Unforgiving ice and snow bombard the Antarctic tundra. After this storm, the plain is desolate—lifeless. Suddenly, a beak breaks through the blanket of snow. Against all odds, Adeline the penguin has survived, with an egg in tact underneath her. This is not just a showing of survival, it is a display of resilience. Disneynature’s Penguins continues the brand’s formulaic, yet effective approach to documentary filmmaking by creating a heartwarming narrative around organic animal footage.
The film follows an Adélie penguin named Steve as he migrates south to the Adélie mating grounds to start a family with Adeline. The two love birds care for their eggs, fish, raise their chicks, and fish some more. Steve also stumbles into a few misadventures involving elephant seals and emperor penguins. The premise is basic, but Disneynature manages to make this documentary into a story about love, perseverance, and family.
This movie shines in its use of cinematography and musical score. The shots are breathtaking—from masses of penguins wandering across the ice and gracefully gliding underwater, to close-ups of Steve and Adeline intimately touching beaks. The excellent cinematography, while aesthetically pleasing, also brings the viewers closer to the actual subject of the film: the penguins. Through authentic scenes that occur thousands of miles away we can better understand the lives of the penguins and their Antarctic ecosystem. Wide aerial shots of Steve trekking through icy 80 mile-per-hour winds show his determination to feed his family. Vivid footage of leopard seals hunting baby penguins—as hard as it is to watch—shows the danger that the Adélies face along their journey on the ice floes.
The music in this movie adds a fun flair. The bright instrumental theme that accompanies—and mimics—the waddling of the penguins makes many objectively bland scenes into joyful ones. Simply pausing the chipper whistling and cascading strings as Steve trips or falls serves as effective comic relief. This isn’t your typical nature documentary, and the musical choices reflects this. Steve and Adeline conduct their mating rituals to REO Speedwagon’s “Can’t Fight This Feeling,” and the ending scene, in which Steve walks across the ice to Whitesnake’s “Here I Go Again” is both uplifting and unforgettable.
The film is narrated by Ed Helms, best known for playing Andy Bernard on The Office. This choice may seem unusual, and that’s because it is. Disney is constantly looking for ways to separate its Earth Day movie specials from more traditional nature documentaries. Helms’ comedic style fits with the script’s third-person narration—a narration that’s both educational and relaxed. Perhaps more unexpected is the first-person narration Helms undertakes from the points of view of Steve and other animals. Like a dad at a zoo, Helms gives voice to Steve with various, aggressively relatable remarks like, “I should start working out,” and, “Man, I collected some good rocks today.” Many individual pieces of this narration are fairly cringe-worthy, especially when compared to other comedic elements that come across as relatively effortless, like the manipulation of the score. However, since it’s geared toward a younger audience, the movie is ultimately better for it.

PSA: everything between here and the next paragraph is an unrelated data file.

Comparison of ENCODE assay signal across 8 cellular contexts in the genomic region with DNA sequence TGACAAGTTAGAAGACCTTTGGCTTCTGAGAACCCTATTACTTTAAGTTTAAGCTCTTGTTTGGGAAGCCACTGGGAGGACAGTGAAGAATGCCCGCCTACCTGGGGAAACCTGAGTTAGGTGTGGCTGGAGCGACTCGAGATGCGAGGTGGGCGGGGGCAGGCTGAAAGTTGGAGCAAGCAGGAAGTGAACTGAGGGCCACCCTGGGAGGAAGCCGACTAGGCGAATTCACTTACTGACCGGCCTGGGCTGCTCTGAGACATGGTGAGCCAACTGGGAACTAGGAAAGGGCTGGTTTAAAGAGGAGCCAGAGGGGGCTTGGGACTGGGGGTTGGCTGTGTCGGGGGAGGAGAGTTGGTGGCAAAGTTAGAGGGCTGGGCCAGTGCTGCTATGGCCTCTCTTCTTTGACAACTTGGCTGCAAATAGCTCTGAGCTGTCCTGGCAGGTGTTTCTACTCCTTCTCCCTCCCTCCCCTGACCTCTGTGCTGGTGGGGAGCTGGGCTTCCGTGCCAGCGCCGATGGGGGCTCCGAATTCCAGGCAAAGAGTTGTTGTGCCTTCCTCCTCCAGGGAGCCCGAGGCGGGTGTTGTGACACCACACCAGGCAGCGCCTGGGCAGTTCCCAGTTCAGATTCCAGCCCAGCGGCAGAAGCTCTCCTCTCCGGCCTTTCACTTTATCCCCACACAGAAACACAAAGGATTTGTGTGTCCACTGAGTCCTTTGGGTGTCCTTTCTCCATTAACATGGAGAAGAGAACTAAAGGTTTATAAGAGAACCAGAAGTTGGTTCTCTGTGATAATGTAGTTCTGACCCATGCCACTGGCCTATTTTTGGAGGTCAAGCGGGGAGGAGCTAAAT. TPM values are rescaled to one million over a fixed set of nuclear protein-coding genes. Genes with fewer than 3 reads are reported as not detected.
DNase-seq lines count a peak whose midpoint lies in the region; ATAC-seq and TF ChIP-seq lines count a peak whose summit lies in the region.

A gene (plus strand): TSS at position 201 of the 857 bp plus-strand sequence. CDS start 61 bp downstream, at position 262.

Disneynature offers viewers beautiful scenes that they would not otherwise be able to experience. This also means, however, that it has a responsibility to present audiences with accurate information. Penguins’ lack of any remark on climate change was extremely disappointing, especially given the fact that Disneynature makes many of its documentaries to celebrate Earth Day. While the desire to focus on an insular narrative is understandable, filmmakers could have inserted a few sentences on the topic, like when Helms discusses the unusual early movement of certain ice floes.
This adherence to a specific narrative is also a result of the brand following its own obvious formula. Bears (2014) tells the story of Sky as she raises her two cubs. Monkey Kingdom (2015) has Maya care for her son, Kip. All Disneynature has to do is attach a name to an animal raising its offspring to make objective footage into a heartwarming story that audiences can relate to. This is both a feat and, perhaps, a vice. With these human names come projections of human emotions, from Helms’ all-too-relatable quips to the transformation of a mating ritual into a love scene. Are these aspects enjoyable? Yes. Are they entirely accurate? No. Instead of weaving a narrative, Disneynature may simply be creating a story that does not actually exist.
However, this is the alternative to the cut-and-dry, Planet Earth style of documentary. With creative flourish comes enhancement, which is ultimately an apt price to pay for overall informative entertainment. One of the film’s most important features is that it is aimed to entice younger viewers. If Helms’ narration, an exciting score, and a compelling storyline are enough to make at least one child curious about the wonders of the natural world, then Penguins, for all its flaws, is a resounding success.